What I learned most from these classes had nothing to do with DM management, because this feels like second nature to me now. But it really opened my eyes to the lack of basic nutrition understanding most people have. Almost everyday I think about the macronutrients: protein, carbs, and fat and what types of foods and nutrients my body needs to be successful. It’s second nature to me now. I forgot how ignorant I used to be on the subject, this is not something you learn about in high school, you may learn about the food groups but not the nutrients your body uses, I have to remember the hours I have dedicated to reading and researching food and nutrition that got me to where I am today. Now, I wasn’t expecting everyone understand the physiology of digestion and how eat nutrient affects our bodies, after all, that’s why I hope to have a job as a dietitian. However, I was not expecting to stumble across an adult that didn’t know the difference between a protein and a carb.
In this instance, I had to stifle a laugh because, like I said, I had forgotten how little nutrition is discussed outside of the walls that house my life. As a practitioner, I have learned that you always need to start with the basics, unless the client has a proven baseline knowledge. Making assumptions can seem condescending and does nothing for patient care.
My biggest take away as I left the clinic is the importance of meeting people where they are at, and the affirmation that there are people who need the help of dietitians in the most basic way.
As I moved into week eight, I felt like I was really starting to get the hang of all this dietitian stuff. This week was spent in a children’s weight management clinic, and I thought this would be simple. After all, when you think of what a dietitian does it mainly revolves around maintaining a healthy weight. This week was not simple at all and I actually did a lot of shadowing this week.
The first and last days were spend with kids who overweight based on CDC growth charts but had no other comordidities. The challenge with this population is dealing with parents. Children rarely have control over what they put into their bodies and when they do it’s normally the result of picky eating and parents not wanting to have a battle over food every day. So the first challenge we have is getting children to understand that they need to change their eating habits for a better quality of life later on down the line, to do this they may be eating things that are different than their friends which adds to the complexity. The second challenge is getting the parents to one, hold their child accountable for making healthy choices, two, providing foods that are recommended, and three, changing their lifestyle and the habits of the family to support their child in need.
The counseling that comes along with this usually revolves around using the stop light approach. In the approach, fruits and vegetables can be freely consumed, yellow foods, which are not clearly defined, but contain the grains and protein food groups are to be consumed “less often,” and the red foods should be regulated to no more than 7 servings per week and no more than 2 servings per day. The red foods are what we think of as typical junk food or sweets.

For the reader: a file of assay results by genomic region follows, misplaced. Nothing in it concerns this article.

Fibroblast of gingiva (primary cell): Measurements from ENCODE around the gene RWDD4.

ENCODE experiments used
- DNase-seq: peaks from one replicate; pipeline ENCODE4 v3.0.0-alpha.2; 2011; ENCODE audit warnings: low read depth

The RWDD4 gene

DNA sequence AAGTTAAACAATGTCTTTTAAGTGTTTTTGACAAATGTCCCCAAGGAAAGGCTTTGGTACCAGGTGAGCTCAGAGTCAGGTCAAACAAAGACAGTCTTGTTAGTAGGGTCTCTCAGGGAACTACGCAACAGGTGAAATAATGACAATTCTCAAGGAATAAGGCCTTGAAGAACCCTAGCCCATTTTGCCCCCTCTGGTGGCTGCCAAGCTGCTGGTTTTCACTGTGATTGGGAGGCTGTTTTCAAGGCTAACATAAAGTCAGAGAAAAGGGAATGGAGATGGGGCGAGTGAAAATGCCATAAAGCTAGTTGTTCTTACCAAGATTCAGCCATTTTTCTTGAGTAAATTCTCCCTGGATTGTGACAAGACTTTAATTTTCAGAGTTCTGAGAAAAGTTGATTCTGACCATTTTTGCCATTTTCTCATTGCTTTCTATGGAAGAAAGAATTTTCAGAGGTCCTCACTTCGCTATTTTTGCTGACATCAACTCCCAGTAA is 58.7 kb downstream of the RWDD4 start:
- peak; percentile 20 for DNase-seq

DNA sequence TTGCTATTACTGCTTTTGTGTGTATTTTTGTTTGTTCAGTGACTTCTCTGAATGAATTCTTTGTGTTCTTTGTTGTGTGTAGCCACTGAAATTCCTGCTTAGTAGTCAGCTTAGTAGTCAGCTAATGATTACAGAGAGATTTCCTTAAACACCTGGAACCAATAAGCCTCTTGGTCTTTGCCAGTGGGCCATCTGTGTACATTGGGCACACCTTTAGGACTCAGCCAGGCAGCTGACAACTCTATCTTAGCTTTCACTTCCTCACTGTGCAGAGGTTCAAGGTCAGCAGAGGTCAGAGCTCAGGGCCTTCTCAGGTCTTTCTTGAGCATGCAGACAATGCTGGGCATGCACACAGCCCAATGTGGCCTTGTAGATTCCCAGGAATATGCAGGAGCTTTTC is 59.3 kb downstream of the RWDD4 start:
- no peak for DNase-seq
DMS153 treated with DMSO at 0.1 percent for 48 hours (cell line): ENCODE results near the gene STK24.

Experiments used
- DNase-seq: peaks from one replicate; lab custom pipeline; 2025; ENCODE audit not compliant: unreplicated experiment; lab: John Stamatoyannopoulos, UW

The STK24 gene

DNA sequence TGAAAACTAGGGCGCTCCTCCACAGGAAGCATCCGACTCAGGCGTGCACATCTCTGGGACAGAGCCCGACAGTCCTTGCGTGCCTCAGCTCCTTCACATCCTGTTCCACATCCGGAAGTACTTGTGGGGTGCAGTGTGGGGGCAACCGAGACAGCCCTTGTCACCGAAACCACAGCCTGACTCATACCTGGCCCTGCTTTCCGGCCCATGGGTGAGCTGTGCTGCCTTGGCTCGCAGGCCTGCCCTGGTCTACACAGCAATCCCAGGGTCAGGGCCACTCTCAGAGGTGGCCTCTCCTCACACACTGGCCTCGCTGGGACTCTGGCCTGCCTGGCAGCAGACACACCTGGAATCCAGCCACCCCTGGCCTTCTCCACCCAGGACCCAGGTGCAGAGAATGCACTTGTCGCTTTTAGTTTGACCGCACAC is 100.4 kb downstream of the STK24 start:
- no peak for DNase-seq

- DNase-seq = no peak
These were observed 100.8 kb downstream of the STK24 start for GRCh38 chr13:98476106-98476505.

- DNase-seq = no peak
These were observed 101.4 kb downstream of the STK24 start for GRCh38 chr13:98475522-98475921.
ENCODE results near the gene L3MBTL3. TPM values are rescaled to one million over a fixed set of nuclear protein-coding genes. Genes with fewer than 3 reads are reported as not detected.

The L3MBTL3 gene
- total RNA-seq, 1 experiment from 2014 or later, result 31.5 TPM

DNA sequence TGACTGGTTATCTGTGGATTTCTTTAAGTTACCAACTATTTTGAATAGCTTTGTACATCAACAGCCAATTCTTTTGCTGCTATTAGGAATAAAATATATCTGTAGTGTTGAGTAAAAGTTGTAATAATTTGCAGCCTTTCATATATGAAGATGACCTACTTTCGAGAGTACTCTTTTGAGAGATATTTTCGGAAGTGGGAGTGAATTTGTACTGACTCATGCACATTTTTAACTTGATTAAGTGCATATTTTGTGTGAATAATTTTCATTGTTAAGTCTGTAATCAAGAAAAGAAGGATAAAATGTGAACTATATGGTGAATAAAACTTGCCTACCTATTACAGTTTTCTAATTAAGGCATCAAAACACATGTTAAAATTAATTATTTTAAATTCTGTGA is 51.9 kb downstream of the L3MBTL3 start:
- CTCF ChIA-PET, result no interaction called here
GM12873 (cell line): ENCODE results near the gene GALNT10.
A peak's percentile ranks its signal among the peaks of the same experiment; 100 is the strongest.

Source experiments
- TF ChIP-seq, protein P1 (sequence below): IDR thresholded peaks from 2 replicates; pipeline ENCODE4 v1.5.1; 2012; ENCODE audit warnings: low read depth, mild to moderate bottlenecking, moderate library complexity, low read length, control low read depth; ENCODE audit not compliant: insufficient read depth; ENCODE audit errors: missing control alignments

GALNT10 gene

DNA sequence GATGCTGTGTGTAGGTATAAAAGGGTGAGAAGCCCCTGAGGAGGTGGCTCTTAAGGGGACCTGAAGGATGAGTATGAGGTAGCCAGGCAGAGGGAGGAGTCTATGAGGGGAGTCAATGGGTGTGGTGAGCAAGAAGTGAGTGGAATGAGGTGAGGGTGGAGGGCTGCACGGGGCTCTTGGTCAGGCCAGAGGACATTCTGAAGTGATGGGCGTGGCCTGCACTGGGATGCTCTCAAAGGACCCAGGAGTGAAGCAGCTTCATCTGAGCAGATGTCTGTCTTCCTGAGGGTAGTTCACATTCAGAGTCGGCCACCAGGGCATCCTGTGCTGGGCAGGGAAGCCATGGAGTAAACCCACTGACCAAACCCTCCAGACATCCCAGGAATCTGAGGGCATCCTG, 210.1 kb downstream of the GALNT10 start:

The rest of the week was spent with kids who were metabolically complex. This means that they have been in the regular weight management program and have participated in additional programs but are unable to loose the weight, and they also have other metabolic issues like sever insulin resistance or altered hormone levels. These children need more than just nutrition, many need medications to help manage their conditions and it can also be difficult to find out what is causing the elevated weight and what the remedy is.
This week really showed me that weight management is not as simple as eat less “bad” food, eat more “good” food, and exercise more. Weight is not something that should define a person and those with increased weight do not always have control of their condition. This idea can be applied to all situations, reserve your judgments because we often can see what’s going on inside a person, metabolically or emotionally.
Every week I learn more and more. Entering my cardiology rotation, I’ll admit, I was not super prepared. I was wonder how this was going to be different than the weight management clinic? In the grand scheme of things it was, but I learned a little bit more about how we metabolize nutrients and got to help families make small changes without upsetting their whole routine.
One of the hardest parts about nutrition for me is applying the physiology we learn in class to how nutrients and food are actually metabolized in the body. That was probably my biggest take away from this week in the outpatient clinics I was in. I’ll just give a quick recap. When we are talking about heart health and nutrition, it pretty much comes down to a few things, cholesterol, triglycerides, and sodium. In these clinics we mainly focused on cholesterol and triglycerides. Here is what I learned, saturated fats increase low-density lipoprotein (LDL or bad cholesterol). DUH! We all know that!! But I also learned that sugars, like sweets, and low fiber, non nutrient dense carbohydrates increase triglycerides. Crazy right? The sugar we consume affects the fat in our blood stream not just our glucose levels. The last thing that really just helped sum things up for me, is that high-density lipoprotein (HDL or good cholesterol) are increased with exercise.